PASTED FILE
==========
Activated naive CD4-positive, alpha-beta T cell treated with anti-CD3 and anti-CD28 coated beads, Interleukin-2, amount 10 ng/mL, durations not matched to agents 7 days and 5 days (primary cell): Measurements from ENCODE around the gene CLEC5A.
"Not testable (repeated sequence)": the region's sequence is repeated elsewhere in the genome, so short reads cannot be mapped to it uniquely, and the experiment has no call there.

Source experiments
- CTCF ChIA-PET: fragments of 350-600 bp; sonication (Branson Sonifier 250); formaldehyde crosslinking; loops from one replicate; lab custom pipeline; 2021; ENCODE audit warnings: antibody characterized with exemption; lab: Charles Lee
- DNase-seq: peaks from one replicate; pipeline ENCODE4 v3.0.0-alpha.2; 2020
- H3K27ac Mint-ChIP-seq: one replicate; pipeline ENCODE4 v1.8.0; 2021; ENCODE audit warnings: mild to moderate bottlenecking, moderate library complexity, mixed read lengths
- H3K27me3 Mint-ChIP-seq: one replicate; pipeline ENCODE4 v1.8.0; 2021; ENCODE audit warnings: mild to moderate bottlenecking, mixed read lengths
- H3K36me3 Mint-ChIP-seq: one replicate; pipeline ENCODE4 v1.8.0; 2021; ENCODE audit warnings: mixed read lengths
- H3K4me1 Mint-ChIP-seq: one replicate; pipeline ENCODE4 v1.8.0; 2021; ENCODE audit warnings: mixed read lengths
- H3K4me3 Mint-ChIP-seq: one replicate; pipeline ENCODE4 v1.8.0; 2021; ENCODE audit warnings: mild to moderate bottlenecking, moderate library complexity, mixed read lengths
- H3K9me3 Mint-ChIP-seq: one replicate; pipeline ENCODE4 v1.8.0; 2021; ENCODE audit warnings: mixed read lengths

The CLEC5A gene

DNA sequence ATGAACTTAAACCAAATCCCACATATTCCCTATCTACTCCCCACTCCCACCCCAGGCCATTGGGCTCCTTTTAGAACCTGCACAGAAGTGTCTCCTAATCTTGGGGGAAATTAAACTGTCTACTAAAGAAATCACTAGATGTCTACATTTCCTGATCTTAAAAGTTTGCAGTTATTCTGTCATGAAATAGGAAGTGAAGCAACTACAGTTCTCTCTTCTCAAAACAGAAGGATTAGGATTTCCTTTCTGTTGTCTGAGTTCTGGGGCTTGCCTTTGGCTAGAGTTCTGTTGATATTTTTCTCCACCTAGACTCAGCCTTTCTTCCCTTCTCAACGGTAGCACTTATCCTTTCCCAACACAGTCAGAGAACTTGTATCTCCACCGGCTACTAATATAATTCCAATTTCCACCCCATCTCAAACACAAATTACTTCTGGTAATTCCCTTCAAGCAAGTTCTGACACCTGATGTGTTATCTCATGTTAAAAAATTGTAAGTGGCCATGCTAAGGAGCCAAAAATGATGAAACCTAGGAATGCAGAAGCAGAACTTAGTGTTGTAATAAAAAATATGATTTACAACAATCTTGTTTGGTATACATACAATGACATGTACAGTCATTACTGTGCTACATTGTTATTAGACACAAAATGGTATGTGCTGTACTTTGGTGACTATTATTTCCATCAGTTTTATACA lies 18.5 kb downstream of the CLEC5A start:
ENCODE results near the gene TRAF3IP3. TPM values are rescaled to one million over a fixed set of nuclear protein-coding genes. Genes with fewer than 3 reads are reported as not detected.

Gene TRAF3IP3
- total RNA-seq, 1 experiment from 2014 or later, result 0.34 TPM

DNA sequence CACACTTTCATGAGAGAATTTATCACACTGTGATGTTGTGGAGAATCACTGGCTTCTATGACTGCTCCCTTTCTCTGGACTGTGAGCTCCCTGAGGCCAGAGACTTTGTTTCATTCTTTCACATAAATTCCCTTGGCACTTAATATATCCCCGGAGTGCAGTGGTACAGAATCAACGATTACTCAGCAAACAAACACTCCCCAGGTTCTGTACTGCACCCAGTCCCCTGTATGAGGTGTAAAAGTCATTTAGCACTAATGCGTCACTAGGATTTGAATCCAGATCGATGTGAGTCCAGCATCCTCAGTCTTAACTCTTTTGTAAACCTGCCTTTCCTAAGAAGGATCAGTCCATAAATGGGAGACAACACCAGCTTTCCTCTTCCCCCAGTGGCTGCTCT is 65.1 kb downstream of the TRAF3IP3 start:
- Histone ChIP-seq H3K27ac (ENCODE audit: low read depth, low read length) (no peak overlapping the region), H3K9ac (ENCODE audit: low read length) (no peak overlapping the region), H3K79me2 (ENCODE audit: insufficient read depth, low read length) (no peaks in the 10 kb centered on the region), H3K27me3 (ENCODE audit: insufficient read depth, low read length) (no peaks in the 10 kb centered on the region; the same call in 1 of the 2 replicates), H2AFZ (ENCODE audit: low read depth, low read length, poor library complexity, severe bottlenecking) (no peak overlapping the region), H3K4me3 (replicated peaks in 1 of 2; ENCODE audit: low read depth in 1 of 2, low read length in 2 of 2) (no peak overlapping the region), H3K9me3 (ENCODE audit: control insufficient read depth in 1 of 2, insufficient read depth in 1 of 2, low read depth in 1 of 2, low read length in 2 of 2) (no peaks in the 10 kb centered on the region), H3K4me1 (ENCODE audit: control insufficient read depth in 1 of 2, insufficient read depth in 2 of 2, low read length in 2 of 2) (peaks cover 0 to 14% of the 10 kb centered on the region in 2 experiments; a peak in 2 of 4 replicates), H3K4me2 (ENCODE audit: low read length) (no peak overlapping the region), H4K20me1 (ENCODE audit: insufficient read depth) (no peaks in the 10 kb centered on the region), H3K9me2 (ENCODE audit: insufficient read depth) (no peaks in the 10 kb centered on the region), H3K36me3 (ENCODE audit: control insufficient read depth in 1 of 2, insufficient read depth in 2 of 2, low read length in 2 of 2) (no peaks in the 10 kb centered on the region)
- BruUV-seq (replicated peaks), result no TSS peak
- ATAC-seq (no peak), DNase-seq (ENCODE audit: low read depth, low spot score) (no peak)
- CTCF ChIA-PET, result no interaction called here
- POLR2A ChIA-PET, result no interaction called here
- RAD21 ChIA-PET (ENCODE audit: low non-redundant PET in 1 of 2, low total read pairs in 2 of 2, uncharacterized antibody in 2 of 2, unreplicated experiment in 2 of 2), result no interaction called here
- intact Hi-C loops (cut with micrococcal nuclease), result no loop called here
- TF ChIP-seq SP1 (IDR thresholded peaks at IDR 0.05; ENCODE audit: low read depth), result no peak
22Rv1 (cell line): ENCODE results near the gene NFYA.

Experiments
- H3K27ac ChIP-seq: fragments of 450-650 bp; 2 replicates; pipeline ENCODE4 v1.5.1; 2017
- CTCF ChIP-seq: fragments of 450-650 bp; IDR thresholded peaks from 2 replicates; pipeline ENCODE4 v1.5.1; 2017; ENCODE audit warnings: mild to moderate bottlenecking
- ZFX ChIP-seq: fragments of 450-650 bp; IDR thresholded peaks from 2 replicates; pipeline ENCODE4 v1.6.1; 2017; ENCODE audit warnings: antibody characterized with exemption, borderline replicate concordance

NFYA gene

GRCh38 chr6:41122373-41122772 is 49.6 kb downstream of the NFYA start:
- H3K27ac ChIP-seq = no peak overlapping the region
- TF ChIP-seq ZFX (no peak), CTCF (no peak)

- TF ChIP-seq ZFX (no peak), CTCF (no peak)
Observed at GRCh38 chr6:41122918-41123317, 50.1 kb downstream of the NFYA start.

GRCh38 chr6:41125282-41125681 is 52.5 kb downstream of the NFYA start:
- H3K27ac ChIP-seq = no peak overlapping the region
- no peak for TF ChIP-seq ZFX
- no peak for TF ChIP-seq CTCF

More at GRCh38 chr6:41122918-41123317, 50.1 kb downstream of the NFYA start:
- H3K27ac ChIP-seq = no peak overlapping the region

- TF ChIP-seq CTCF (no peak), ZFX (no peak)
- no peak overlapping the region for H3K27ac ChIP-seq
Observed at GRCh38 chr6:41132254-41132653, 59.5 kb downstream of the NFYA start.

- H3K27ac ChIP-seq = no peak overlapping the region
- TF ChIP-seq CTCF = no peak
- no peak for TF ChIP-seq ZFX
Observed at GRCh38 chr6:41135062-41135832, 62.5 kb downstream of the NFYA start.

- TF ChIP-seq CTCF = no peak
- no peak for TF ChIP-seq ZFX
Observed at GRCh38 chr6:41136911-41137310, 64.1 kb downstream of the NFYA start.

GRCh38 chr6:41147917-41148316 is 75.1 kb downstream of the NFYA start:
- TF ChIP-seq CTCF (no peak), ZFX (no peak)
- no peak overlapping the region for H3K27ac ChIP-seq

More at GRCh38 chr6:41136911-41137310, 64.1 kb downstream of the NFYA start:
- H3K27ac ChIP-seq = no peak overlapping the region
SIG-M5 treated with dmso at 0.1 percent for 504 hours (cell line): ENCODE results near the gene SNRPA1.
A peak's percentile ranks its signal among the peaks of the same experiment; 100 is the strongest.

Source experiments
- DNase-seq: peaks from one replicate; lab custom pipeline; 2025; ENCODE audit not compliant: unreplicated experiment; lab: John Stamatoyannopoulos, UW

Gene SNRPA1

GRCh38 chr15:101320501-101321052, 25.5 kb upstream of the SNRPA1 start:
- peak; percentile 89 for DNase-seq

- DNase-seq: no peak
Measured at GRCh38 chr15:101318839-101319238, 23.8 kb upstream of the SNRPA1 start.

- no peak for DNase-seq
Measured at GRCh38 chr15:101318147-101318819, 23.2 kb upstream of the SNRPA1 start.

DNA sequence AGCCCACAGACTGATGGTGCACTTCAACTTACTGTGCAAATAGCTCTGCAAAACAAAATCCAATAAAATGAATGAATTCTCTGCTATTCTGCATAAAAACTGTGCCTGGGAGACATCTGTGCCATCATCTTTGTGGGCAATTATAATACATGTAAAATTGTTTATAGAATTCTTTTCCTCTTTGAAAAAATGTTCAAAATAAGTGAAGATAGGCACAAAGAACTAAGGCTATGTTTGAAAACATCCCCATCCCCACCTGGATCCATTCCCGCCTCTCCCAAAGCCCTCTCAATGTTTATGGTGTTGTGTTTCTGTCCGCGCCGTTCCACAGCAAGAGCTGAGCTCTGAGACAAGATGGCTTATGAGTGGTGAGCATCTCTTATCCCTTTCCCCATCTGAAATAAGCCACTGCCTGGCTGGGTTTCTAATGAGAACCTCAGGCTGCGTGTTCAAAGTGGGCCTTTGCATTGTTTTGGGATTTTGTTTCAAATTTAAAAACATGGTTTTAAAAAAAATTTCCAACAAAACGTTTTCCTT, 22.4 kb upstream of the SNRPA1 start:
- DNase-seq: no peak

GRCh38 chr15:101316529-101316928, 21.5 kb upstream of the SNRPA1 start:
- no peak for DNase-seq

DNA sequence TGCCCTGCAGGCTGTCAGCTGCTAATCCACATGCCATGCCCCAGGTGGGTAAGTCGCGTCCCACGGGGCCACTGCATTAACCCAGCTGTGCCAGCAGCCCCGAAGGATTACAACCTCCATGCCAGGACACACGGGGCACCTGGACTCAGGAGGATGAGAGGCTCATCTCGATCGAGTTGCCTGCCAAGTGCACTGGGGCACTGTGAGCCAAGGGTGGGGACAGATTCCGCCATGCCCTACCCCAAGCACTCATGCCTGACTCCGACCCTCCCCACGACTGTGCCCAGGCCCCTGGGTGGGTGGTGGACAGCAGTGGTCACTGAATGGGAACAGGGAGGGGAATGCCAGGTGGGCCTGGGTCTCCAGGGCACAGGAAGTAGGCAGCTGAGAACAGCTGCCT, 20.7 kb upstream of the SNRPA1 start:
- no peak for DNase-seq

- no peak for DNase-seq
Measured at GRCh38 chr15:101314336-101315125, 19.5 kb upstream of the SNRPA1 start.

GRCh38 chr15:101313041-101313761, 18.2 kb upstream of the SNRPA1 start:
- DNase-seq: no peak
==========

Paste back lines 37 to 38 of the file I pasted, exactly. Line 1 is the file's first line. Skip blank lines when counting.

GRCh38 chr6:41125282-41125681 is 52.5 kb downstream of the NFYA start:
- H3K27ac ChIP-seq = no peak overlapping the region